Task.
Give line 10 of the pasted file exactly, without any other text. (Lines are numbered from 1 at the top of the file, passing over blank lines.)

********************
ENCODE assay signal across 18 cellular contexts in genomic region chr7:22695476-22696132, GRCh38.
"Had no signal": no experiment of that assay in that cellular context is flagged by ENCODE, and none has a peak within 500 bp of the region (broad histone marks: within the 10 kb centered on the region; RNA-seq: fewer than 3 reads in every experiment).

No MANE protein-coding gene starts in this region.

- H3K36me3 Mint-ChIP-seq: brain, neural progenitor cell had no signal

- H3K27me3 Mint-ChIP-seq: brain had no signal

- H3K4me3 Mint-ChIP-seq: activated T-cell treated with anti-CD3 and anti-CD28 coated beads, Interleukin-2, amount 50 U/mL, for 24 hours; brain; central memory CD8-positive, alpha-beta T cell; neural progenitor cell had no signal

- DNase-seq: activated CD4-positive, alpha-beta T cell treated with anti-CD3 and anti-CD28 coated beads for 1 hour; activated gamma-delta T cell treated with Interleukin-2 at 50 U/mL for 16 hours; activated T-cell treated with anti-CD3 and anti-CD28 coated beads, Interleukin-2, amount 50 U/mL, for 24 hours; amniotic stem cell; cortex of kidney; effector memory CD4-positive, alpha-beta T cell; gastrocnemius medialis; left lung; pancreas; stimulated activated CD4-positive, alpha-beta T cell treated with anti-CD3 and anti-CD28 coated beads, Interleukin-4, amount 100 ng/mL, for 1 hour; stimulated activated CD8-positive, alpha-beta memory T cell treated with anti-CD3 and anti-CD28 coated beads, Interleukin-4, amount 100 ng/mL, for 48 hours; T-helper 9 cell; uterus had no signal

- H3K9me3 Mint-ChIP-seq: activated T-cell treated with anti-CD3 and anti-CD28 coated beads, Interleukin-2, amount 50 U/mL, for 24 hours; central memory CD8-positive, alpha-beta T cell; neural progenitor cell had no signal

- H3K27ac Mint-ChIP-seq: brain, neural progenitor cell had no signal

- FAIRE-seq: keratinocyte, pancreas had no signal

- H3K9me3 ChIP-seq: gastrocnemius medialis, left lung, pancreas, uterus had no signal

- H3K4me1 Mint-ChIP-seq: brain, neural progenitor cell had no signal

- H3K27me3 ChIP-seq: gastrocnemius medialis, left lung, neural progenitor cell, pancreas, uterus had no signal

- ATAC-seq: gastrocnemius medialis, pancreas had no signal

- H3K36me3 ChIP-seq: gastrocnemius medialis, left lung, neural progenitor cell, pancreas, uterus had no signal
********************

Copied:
- FAIRE-seq: keratinocyte, pancreas had no signal